Minnehaha Creek Watershed District grants give homeowners opportunities to protect water

(Sun Sailor staff photo by Paige Kieffer) Rick and Jeanne Carter, of Orono, added in a shoreline buffer earlier this summer to help prevent runoff into Lake Minnetonka. The Carters were assisted by a grant from the Minnehaha Creek Watershed District for the landscaping project.  (Sun Sailor staff photo by Paige Kieffer) Rick and Jeanne Carter, of Orono, added in a shoreline buffer earlier this summer to help prevent runoff into Lake Minnetonka. The Carters were assisted by a grant from the Minnehaha Creek Watershed District for the landscaping project.
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(Sun Sailor staff photo by Paige Kieffer) Rick and Jeanne Carter, of Orono, added in a shoreline buffer earlier this summer to help prevent runoff into Lake Minnetonka. The Carters were assisted by a grant from the Minnehaha Creek Watershed District for the landscaping project.

Orono homeowner creates shoreline buffer to minimize runoff

By Paige Kieffer
[email protected]

During the past six years, the Minnehaha Creek Watershed District has awarded grants to more than 250 homeowners for water friendly landscaping practices in landscaping projects.

(Sun Sailor staff photos by Paige Kieffer)
The Carter’s shoreline buffer includes native plants that are friendly to pollinators and attract monarch butterflies.

In addition, the district has funded projects ranging from rain gardens, permeable pavers, shoreline buffers and shoreline restorations at five condominium and townhome associations and about a dozen churches and schools across the watershed.

“We’ve funded numerous projects across the district for a number of years,” said Telly Mamayek, district communications and education director. “Grants are a way to incentivized behavior change on the land. It’s a way to help people take action towards having cleaner water.”

Mamayek said that the grant program is currently on hold, but district officials hope it will open again in 2018 so more homeowners can benefit from the program.

“By building a rain garden, installing permeable pavers or restoring a shoreline, people are making tangible benefits for our water quality and that’s what we want to encourage,” Mamayek said. “Often times, to make these projects possible it requires a little bit of financial help. As we see more and more people doing this across the watershed there’s a normalizing phenomenon. When people see their neighbors put in eco-friendly landscaping and talk it, it creates a snowball effect across the district.”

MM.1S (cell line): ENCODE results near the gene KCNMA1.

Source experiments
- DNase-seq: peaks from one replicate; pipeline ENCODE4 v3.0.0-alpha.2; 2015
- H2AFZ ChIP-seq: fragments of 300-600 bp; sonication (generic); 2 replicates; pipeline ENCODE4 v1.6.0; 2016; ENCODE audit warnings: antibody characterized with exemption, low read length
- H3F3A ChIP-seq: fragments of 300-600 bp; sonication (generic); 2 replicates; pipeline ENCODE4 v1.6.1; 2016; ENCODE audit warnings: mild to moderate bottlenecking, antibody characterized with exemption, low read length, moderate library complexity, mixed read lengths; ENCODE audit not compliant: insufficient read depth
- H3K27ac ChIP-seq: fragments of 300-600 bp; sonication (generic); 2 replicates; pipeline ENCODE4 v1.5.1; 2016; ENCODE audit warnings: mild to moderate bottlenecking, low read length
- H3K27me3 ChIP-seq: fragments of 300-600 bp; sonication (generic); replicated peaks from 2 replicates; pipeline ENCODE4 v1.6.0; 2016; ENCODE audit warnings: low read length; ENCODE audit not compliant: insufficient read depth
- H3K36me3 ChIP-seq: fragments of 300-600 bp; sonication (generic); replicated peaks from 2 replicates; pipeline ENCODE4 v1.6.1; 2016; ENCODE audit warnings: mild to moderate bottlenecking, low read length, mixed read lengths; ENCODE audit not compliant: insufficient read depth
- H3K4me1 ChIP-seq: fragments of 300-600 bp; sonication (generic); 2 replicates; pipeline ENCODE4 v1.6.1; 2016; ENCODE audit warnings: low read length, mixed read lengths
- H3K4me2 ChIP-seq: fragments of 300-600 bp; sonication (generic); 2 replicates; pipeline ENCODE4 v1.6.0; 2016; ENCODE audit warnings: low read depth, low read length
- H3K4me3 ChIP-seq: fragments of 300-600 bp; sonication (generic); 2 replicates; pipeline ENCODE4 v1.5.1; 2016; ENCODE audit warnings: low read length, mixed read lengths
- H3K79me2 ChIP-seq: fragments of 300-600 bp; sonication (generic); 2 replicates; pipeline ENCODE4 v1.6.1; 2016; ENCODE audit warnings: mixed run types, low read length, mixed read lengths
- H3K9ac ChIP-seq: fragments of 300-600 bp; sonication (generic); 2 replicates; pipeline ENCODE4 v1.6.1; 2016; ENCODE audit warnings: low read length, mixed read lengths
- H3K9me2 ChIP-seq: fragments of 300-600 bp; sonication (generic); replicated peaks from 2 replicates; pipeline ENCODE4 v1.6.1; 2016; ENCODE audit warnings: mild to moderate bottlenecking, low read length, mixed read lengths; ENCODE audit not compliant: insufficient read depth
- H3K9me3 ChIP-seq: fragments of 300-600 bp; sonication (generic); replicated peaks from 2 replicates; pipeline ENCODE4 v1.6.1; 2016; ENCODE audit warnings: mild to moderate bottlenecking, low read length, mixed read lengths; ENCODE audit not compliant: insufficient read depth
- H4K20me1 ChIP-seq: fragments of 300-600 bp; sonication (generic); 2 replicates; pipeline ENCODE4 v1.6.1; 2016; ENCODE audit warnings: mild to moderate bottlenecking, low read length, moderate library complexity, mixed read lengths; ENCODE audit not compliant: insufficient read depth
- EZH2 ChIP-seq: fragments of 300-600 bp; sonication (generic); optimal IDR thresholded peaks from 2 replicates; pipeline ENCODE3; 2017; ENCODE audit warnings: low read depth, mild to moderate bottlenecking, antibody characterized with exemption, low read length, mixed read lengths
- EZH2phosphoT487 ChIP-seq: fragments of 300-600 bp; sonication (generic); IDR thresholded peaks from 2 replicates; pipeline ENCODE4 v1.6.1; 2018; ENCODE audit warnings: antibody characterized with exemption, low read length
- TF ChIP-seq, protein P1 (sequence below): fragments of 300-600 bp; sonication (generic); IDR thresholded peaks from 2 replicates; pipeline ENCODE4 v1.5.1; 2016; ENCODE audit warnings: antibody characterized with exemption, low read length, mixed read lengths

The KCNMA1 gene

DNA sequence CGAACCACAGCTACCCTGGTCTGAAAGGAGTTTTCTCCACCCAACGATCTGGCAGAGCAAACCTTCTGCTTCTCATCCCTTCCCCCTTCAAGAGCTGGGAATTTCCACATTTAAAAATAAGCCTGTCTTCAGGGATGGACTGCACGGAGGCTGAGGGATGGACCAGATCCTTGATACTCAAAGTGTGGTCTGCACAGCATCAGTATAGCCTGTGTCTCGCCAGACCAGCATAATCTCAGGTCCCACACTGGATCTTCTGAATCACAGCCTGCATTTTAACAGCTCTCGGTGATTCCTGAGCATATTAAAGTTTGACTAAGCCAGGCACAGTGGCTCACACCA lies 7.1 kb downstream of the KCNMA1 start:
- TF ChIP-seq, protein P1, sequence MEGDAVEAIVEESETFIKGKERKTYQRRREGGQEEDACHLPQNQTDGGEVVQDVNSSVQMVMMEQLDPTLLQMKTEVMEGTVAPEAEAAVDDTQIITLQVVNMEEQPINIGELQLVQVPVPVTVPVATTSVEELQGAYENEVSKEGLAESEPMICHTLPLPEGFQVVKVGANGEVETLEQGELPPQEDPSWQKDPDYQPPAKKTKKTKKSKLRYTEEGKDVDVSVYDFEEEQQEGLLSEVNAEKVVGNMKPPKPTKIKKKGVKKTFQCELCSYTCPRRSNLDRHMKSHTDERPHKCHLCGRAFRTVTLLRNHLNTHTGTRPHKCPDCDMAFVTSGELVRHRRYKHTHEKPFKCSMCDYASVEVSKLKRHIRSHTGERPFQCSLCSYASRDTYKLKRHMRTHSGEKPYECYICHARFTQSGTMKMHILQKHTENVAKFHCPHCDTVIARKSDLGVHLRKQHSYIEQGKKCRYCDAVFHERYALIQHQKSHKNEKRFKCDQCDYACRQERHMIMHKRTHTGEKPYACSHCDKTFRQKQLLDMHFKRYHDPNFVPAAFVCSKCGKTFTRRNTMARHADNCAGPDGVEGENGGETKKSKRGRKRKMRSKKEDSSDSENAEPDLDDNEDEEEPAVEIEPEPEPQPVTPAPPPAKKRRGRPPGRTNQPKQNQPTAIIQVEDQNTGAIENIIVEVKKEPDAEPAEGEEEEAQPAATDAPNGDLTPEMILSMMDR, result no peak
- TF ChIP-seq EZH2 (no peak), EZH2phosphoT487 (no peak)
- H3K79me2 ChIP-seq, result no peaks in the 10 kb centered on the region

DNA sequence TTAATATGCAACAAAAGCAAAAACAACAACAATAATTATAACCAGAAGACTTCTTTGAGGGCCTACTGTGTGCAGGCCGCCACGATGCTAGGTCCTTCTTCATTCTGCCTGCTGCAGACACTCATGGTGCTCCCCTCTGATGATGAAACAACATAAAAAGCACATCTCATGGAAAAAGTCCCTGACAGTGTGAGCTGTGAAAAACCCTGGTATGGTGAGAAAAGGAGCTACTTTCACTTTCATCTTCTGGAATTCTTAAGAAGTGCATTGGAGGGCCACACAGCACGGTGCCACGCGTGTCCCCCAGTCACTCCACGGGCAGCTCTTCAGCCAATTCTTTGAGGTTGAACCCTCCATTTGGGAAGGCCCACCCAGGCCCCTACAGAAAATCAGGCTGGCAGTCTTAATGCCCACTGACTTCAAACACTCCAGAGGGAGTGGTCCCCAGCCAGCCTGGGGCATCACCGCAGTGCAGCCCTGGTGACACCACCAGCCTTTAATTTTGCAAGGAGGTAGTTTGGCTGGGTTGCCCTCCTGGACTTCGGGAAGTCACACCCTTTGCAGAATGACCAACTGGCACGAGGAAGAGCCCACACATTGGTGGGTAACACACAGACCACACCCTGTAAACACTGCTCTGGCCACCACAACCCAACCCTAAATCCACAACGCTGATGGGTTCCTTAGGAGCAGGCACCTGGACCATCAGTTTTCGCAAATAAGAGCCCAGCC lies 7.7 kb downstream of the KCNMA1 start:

Rick and Jeanne Carter were one of the homeowners who were awarded a landscaping grant.
The Carters live on County Road 19 in Orono. Their home is situated on Lafayette Bay on Lake Minnetonka near the Narrows Channel.

They were awarded a grant to create a shoreline buffer that would prevent runoff into the lake.

“We always talked about doing some shoreline restoration because when we bought our house it had a conventional yard where the grass went right up to the rock ledge,” said Rick Carter. “The main purpose of the shoreline buffer is it acts as a filter for containments in the yard. Water tends to runoff of the grass in a yard almost as well as a hard surface. People think grass absorbs water, but it really doesn’t. The ground is usually so hard packed that the water runoff and along with it fertilizer, weed killer and especially phosphorus runs straight into the lake. This causes the problems with water clarity, weed growth and hurts the fish population. Having a buffer can’t completely prevent that but it reduces it quite a bit.”

(Sun Sailor staff photos by Paige Kieffer)
The Carter’s shoreline buffer includes native plants.

The Carter’s were referred to the watershed district grant program by Life’s a Beach Shoreline Services Owner Josh Leddy.

They hired landscape designers from Wetland Habitat Restorations, who evaluated the property and came up with a design plan that was submitted as part of the watershed district’s application process.
Once the grant was approved, crews began work on the shoreline buffer that was created from May to June this year. The grant covered 50 percent of the costs of the project.

“The shoreline buffer has had a lot of benefits,” Carter said. “My wife and I were interested in the environmental aspect of it and how good it looks. We’ve seen a fairly large increase in bees and monarchs in our yard and the plants have been very beautiful. A shoreline buffer is also said to be one of the biggest deterrent of geese going your yard. Once I heard about all these incentives it was no brainer.”

The Carters also recruited their neighbors to also apply for a grant, and it was also approved.
Carter’s shoreline buffer runs 150 feet long and is 10 to 15 feet deep. The buffer continues into the neighbor’s shoreline by 75 to 100 feet.

The buffer includes native plants that have deep roots that absorb a lot of water. The plants are also bee friendly pollinators and attract monarch butterflies.

Some of the plants include swamp milkweed, ox eye sunflower, butterfly weed, hop sedge, Canada anemone, fox sedge, obedient plant, beebalm, blue flag iris and New England aster.

“I would strongly suggest other lake owners do this,” said Carter. “It was something we were always motivated to do. We never really saw a downside to doing this. It really reduces your costs of maintaining your yard, improves the quality of the water, it’s beautiful and it attracts wildlife and repels geese. It’s a win-win option.”

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